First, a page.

Laura Collett Takes Boekelo; Switzerland Qualify for Olympics

Laura Collett ends her season on a high win a victory at Boekelo with London 52. Photo by Tilly Berendt.

What a year it’s been for Laura Collett and London 52. After a promising start – they took the win in the Chatsworth leg of the Event Rider Masters, getting the 2019 season off to a good start after a win in the Blenheim eight- and nine-year-old class in 2018 – it all started to go a little bit awry. An uncharacteristic blip at Blenheim set them on the back foot, and Laura acknowledged that under the weight of his previous and projected performances, she’d put the horse on a pedestal.

Aachen offered the pair an opportunity to put the wheels back on the bus, and when they went into the final phase in the lead, it looked as though they might just do it – but a minor overcorrection just a couple of fences from home saw them pick up another 20 penalties for their record sheet. Finally, there was the Europeans, and again, it all looked like it was going the right way: well in with a shout of an individual medal, Laura and ‘Dan’ set out looking focused, efficient, and ready to put their back luck to bed – until they met the bird.

They certainly weren’t the only pair to come to grief at the final water, where a colourful bird-shaped fence threw many experienced pairs for a loop, but when London 52 left a leg, tipping Laura into the drink, it was the mouldy cherry on top of a colossal layer cake of, well, crap.

Laura Collett and London 52. Photo by Tilly Berendt.

But though she is but little, she is fierce – and determined not to finish the horse’s year on a bad note, Laura opted to bring him to Boekelo, where he’d finished in second place in his first CCI4*-L the year prior. The goal? A nice run and a happy time for the ten-year-old gelding, so that he could come back out with all guns blazing next year. The result? An emotional and long-awaited victory, proving that sometimes, these things really do come in threes. For the first time this season, all the luck appeared to play in their favour: a 26 dressage saw them tied for third after the first phase with Chris Burton and Clever Louis, and when both combinations came home fault-free and inside the optimum time, Laura won the tie-break for having come closer to the time than Burto, who was two seconds faster.

When she then went on to deliver one of just eleven clear rounds inside the time today over Boekelo’s notoriously tough showjumping track, all she could do was wait: Germany’s Sandra Auffarth and Let’s Dance 73, who had led throughout, were less than a pole ahead of her in their first long-format combination as a partnership.

Overnight leaders Sandra Auffarth and new ride Let’s Dance 73. Photo by Tilly Berendt.

She’d have a long wait, as it happened, as all the team riders jumped after the individuals, which meant that Laura had two agonising hours to see her fate decided.

“I’d just assumed we’d be second again,” she laughs. “I never thought [Let’s Dance] would have a rail – he was jumping amazingly. I half looked away but then Camilla [Spiers] grabbed me, and I nearly fell off the railing!”

“He deserves it” – Laura Collett credits London 52 after a superb clear. Photo by Tilly Berendt.

Sandra had tipped the penultimate fence, the final element of a treble combination that proved fickle throughout the day. The German former World Champion was relegated to fourth place and Laura, with lady luck – and more than a modicum of formidable talent – firmly in situ, was the winner.

“I can’t believe it – second would be good, but there’s nothing quite like winning,” says an emotional Laura. “I’m just delighted for the horse – he deserves it so much.”

Chris Burton and Clever Louis. Photo by Tilly Berendt.

Second place went to Australia’s Chris Burton, who also took home an Olympic qualification with Clever Louis, finishing on his dressage score of 26 despite only running in their second competition together.

Michael Jung and fifth-placed fischerRocana FST. Photo by Tilly Berendt.

Third place, meanwhile, was the domain of Michael Jung, who climbed five places throughout the week with new ride Creevagh Cooley. He also finished fifth on former Kentucky winner fischerRocana FST, who makes her return to competition this autumn after over a year out due to joint issues. She added a solitary rail today to her 26.1 dressage.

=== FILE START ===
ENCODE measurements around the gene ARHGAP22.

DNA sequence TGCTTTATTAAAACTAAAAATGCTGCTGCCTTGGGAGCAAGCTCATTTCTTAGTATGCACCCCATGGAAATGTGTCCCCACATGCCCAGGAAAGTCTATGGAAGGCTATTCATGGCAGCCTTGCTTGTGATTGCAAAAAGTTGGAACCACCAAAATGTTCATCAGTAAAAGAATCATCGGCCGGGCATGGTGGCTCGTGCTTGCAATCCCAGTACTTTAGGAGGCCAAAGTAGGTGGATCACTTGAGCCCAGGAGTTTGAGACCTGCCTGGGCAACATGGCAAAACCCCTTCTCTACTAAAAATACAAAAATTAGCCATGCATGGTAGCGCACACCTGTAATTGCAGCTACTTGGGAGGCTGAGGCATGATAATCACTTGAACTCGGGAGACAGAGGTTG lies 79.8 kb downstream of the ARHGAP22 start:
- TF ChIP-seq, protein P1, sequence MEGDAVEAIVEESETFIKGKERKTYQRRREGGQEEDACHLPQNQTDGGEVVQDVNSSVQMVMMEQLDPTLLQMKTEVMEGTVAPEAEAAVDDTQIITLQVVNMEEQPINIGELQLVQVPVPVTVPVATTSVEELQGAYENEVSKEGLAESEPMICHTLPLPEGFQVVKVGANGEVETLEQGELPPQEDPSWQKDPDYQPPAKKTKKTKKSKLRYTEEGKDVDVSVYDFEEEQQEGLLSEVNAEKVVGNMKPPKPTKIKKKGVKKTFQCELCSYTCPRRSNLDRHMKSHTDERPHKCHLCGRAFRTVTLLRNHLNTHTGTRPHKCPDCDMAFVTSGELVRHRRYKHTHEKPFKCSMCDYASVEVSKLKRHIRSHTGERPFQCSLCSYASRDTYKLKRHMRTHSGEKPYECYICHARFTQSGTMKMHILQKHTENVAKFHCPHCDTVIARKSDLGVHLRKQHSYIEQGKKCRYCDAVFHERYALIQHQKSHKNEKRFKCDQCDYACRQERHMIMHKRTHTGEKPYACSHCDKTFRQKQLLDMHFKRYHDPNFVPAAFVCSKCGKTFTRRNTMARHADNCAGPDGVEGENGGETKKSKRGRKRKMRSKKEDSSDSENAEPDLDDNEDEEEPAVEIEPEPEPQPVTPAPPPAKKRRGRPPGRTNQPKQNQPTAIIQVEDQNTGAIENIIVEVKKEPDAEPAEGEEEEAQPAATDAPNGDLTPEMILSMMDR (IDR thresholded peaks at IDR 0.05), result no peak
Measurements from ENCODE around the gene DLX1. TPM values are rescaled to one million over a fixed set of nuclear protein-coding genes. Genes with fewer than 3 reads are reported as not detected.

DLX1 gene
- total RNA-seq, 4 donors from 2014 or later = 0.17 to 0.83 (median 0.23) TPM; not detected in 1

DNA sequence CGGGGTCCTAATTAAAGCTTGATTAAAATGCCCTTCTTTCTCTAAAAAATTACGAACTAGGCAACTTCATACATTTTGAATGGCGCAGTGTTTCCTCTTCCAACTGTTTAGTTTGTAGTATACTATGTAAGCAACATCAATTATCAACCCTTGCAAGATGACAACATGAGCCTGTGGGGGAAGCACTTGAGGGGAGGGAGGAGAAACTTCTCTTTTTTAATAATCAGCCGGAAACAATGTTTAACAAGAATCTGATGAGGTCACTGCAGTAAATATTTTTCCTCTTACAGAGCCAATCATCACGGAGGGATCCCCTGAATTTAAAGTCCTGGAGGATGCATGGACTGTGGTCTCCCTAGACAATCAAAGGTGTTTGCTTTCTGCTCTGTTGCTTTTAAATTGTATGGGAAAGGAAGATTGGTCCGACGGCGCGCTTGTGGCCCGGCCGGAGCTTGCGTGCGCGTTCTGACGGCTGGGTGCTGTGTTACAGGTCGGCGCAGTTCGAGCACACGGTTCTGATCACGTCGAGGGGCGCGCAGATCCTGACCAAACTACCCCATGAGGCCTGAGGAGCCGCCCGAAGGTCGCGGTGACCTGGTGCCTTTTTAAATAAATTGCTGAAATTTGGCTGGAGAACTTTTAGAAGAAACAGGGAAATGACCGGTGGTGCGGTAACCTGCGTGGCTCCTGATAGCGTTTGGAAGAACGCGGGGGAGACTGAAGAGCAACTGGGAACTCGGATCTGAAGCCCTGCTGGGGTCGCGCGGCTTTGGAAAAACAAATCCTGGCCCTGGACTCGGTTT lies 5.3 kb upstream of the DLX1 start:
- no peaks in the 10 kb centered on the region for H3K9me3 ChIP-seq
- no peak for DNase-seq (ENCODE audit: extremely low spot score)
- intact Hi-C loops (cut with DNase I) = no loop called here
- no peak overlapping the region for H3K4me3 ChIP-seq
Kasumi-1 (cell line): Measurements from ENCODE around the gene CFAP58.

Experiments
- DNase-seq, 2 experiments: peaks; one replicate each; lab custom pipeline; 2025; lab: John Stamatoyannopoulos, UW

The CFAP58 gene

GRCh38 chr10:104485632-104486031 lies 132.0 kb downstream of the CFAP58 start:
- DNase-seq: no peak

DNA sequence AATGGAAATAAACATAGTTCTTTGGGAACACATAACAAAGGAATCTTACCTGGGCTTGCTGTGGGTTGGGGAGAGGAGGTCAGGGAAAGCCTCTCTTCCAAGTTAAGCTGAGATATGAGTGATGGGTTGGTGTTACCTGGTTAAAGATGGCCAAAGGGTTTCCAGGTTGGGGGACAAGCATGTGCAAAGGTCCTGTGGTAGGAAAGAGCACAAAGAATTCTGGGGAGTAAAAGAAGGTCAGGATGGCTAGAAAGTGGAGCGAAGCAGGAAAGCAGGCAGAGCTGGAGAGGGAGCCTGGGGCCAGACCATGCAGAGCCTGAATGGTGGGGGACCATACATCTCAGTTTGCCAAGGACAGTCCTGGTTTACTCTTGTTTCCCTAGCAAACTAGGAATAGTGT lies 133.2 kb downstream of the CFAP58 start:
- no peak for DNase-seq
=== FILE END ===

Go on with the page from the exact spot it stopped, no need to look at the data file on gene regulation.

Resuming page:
Kazuma Tomoto and Bernadette Utopia. Photo by Tilly Berendt.

Japan’s Kazuma Tomoto and Bernadette Utopia executed an impressive climb up the leaderboard from 23rd, where they found themselves after their 30.8 dressage, to 12th after cross-country, and finally to sixth place, on the strength of their showjumping performance. They produced a clear round inside the time to finish on their dressage score, proving once again that Kazu’s background as a World Cup showjumper will be one of the not-so-secret weapons of Japan’s crack eventing team in Tokyo next year.

Zara Tindall and Class Affair. Photo by Tilly Berendt.

Former World Champion Zara Tindall and Class Affair, who had cheeky cross-country run-outs at both Burghley and Blenheim, followed Kazu up the leaderboard, moving from nineteenth to eventual seventh, while France’s Nicolas Touzaint – the 2008 Badminton winner – and Vendee Globe’Jac HDC stormed from 18th to eighth after an exuberant clear round today. For Nicolas, the pressure was amplified – not only had he been subbed in to jump for the French team in Karim Laghouag Florent‘s place, he had also spent the season working to overcome some cross-country wobbles, which saw them clock up 40 penalties here last year and lodge faults at both Saumur and Jardy this season.

Nicolas Touzaint and Vendee Globe’Jac HDC. Photo by Tilly Berendt.

“He did a 62% dressage last year and had two run-outs cross-country, but he came back this year to do a 70% dressage, jump clear, and very nearly make the time,” says Nicolas. “The progression of the horse is very encouraging. I haven’t changed anything in particular; the horse showjumped until late and has only evented for a couple of years, so he’s needed time to understand the sport. I’m looking forward to what’s to come.”

Mollie Summerland and Charly van ter Heiden. Photo by Tilly Berendt.

Young British team member Mollie Summerland wouldn’t just record the biggest climb to the top ten – though she did do just that, moving from 29th to ninth through the week – she would also earn the title of best Boekelo first-timer, finishing on a score of 31.5 with Charly van ter Heiden, the impressive Belgian-bred gelding that she’s produced herself.

“It’s just incredible to be here on a team with riders like Laura [Collett] and Izzy [Taylor],” says the exciting up-and-comer, who was the best of the British team in the Nations Cup at Waregem last month, too.

Tom Carlile and Birmane. Photo by Tilly Berendt.

France’s Tom Carlile rounded out the top ten with the eight-year-old Birmane, whose 26.9 dressage and fault-free cross-country round was good enough to stop them from slipping lower when they tipped a rail and added two time penalties.